What’s Playing on the XM or iPod right now? MARRY ME by Train
About two weeks ago I mentioned that the most problematic issue in the new Macmillan boilerplate was the new clause 6. b. that granted the publisher the right to the copyright in any derivative work created by the publisher.
Just for the record, I’m not a copyright attorney and I don’t pretend to be one on TV or if I stay at a Holiday Inn Express. In other words, I’m not dispensing legal advice here; I’m simply sharing with you my general musings regarding the clause.
Since I don’t have the expertise, I sent it to my IP attorney. Now he’s not a copyright attorney either but his law firm certainly has an expert in-house so we looped him on the conversation as well.
A virtual copyright party at NLA!
His biggest concern was the broadness of the clause and how derivative works is not clearly defined. If you’d like some light reading before you go to bed tonight, feel free to click here. This will link you to the copyright act in all its glory. You’ll want to click on Chapter 1 and peruse sections 102 and 103 that particularly discuss derivative works.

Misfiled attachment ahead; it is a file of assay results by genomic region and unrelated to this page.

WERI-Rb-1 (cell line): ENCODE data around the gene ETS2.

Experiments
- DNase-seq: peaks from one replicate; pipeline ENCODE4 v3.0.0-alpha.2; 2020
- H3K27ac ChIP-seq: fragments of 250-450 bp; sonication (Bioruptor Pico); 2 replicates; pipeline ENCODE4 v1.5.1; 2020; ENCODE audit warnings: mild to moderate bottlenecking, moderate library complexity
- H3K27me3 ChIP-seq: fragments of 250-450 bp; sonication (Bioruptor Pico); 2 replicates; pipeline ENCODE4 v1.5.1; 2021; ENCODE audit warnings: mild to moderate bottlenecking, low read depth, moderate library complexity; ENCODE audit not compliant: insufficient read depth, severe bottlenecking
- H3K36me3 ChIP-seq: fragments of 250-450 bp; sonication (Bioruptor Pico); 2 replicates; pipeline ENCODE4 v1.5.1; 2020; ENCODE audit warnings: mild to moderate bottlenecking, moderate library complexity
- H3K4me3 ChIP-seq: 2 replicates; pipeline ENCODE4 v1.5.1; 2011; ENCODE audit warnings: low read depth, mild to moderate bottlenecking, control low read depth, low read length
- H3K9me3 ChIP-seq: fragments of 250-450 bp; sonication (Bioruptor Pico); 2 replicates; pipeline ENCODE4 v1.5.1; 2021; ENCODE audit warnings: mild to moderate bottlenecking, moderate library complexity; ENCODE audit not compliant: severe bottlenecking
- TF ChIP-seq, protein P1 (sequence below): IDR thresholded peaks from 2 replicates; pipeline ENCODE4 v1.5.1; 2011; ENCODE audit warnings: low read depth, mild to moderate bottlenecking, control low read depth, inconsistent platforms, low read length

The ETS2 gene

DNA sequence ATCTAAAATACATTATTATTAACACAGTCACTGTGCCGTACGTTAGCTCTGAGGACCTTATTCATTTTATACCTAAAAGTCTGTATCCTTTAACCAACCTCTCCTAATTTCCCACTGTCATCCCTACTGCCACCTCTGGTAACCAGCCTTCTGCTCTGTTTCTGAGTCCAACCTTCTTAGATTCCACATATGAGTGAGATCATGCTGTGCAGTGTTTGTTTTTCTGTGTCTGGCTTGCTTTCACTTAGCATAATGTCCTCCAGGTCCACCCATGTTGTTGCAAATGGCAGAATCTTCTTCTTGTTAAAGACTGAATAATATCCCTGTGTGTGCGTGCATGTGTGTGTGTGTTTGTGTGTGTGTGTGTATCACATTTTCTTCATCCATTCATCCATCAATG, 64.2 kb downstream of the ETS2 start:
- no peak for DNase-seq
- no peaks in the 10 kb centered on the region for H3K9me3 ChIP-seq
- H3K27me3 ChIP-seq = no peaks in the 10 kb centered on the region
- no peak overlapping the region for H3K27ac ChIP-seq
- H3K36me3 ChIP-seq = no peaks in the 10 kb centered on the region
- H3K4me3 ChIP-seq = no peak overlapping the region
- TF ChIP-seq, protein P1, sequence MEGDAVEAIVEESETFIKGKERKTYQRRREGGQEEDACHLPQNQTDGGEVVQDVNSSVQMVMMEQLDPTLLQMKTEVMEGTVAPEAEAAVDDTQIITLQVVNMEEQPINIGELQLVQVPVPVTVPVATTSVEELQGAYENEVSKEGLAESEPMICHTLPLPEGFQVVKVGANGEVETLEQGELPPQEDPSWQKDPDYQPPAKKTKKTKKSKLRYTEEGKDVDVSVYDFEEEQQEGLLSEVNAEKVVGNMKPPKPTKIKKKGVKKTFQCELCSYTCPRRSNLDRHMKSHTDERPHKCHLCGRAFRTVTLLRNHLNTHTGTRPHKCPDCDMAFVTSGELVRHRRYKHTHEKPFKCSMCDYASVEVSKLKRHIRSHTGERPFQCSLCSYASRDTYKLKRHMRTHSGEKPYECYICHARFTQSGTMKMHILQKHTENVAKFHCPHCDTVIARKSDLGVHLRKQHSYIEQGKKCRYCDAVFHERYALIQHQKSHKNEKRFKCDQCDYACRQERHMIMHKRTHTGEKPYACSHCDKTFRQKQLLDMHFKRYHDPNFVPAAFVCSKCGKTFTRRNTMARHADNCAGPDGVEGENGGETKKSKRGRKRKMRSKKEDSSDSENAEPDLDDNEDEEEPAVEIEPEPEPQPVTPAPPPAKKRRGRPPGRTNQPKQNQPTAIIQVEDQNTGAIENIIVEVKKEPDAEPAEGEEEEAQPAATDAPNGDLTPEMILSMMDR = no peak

He also let me know that there are currently lawsuits in process that examine the scope of derivative works and what can or can’t be defined as such. Fun.
So two thoughts:
1. It’s obviously better to remove the clause and any reference to derivative works from the contract. And, if you have leverage, it can be done. But if you don’t…
2. How best to restrict this clause in such a way to make pursuit of derivative works impossible without expressed approval of the author?
Now we’re talking. My lawyer gave me some good insights and if you want to pay my lawyer fees, then I could share them on the blog. *grin*
This is why you have agents by the way.
My other big question was this: I get how a derivative work could be done fairly easily with a nonfiction project, but I wasn’t certain how it would apply to fiction. Now I am.
More on that tomorrow. Stay tuned.